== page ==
The activity in the residential property market indicates a continued steady pace and values holding well for the second half of 2019.
Key factors to watch for will be the policy decisions from the Reserve Bank (e.g. LVR and bank capital rules), the landscape for investors’ returns, the potential flattening off of residential building consents, and how buildings insurance premiums might change due to risk based pricing.
1. Sales volumes to stay pretty flat, with various downward drivers (e.g. slowing GDP growth) largely offset by other positive factors (e.g. low mortgage rates).
2. Average property values still rising but in a restrained fashion, with the more affordable towns and cities in ‘regional NZ’ likely to record the largest increases. By contrast, it wouldn’t be a surprise to see further weakness in Auckland – as buyers bide their time.
3. Further loosening of the LVR rules in November, reflecting our expectation of steady market conditions. Possible options include lowering the owner-occupier deposit requirement from 20% to 15% and/or raising the investor speed limit for high LVR lending from 5% to 10%.
4. Imposition of extra capital requirements on the banks by the end of November, with a phased approach (potentially over five years). This may prompt some consideration of offering different mortgage rates to borrowers with different abilities to service their debt.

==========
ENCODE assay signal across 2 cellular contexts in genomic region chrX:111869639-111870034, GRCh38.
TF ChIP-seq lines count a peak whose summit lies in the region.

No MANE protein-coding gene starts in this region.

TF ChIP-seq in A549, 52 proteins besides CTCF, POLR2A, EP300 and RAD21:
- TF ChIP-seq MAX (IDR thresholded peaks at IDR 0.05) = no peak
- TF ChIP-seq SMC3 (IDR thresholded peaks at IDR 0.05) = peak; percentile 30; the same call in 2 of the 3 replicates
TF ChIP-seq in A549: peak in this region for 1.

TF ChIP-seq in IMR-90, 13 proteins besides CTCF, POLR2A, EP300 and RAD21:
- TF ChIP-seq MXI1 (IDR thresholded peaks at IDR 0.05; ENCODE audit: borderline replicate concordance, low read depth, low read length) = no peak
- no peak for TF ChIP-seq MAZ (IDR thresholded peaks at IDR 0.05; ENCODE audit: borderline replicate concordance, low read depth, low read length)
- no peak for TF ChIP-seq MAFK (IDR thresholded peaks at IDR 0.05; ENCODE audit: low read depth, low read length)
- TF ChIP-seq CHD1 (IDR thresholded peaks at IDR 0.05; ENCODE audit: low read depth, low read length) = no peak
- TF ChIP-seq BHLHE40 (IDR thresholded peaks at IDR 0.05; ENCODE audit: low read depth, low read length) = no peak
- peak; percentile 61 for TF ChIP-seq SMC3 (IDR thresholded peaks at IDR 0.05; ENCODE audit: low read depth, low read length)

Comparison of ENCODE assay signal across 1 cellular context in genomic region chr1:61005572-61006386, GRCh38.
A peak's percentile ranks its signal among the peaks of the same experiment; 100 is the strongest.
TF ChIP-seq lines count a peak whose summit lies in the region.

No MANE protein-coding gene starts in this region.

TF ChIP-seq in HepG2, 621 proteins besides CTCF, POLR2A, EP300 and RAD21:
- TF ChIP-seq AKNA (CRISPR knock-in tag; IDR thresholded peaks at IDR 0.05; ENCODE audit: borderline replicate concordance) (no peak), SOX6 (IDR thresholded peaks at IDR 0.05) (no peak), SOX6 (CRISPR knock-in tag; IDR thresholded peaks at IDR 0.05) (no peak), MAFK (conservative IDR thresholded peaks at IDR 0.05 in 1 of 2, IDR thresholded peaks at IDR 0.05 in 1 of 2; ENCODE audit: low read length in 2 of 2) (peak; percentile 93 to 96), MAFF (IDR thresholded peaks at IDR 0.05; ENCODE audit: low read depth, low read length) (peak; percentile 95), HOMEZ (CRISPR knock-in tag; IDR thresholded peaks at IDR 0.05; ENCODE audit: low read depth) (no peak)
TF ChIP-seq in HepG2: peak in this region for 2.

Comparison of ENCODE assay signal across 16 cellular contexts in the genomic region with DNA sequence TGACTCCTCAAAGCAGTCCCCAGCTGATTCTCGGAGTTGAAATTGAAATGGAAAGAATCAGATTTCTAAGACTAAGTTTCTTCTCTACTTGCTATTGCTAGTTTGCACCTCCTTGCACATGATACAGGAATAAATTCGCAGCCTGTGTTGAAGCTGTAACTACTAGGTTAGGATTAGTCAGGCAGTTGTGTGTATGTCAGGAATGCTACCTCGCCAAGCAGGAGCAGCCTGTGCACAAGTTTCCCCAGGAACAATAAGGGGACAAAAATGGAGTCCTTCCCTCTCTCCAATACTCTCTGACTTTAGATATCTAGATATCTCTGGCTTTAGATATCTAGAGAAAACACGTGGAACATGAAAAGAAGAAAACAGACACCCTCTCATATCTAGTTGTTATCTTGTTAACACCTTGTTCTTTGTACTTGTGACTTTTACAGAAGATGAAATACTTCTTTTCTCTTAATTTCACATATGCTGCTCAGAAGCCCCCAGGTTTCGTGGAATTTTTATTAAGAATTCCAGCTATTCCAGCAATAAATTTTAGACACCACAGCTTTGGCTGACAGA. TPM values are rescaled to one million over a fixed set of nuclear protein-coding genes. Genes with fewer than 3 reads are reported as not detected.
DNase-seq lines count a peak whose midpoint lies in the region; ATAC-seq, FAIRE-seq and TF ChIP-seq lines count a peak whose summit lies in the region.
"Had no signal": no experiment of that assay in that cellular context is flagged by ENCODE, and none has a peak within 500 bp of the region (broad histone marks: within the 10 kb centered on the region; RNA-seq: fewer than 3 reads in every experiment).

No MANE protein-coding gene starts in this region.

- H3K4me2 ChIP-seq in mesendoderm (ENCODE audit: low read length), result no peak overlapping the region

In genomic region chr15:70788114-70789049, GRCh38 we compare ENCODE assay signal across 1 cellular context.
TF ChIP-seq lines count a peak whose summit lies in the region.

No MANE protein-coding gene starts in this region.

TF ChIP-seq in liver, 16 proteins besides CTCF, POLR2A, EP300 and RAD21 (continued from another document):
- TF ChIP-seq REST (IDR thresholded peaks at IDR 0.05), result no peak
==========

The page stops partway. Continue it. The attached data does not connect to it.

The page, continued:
5. Banking sector competition to remain intense and ‘rate wars’ to be a recurring theme - regardless of whether or not the Reserve Bank cuts the official cash rate again.
6. Foreign Buyer Ban to remain a contributing factor to softness in the Central Auckland and Queenstown property markets.
7. More homeowners potentially ‘trading up’, or in other words taking advantage of a subdued market, especially in Auckland, to get a bigger or newer property, or in a better location.
8. Rental yields to continue to rise (albeit from a low base), as rental growth continues at a steady pace of about 5% annually, and above the growth in average property values.
9. Residential building consents to flatten off, as capacity constraints around labour and materials bite. However, they will still stay high, and that’ll be necessary to help alleviate housing shortages. A looming ‘re-set’ for KiwiBuild could have implications here too.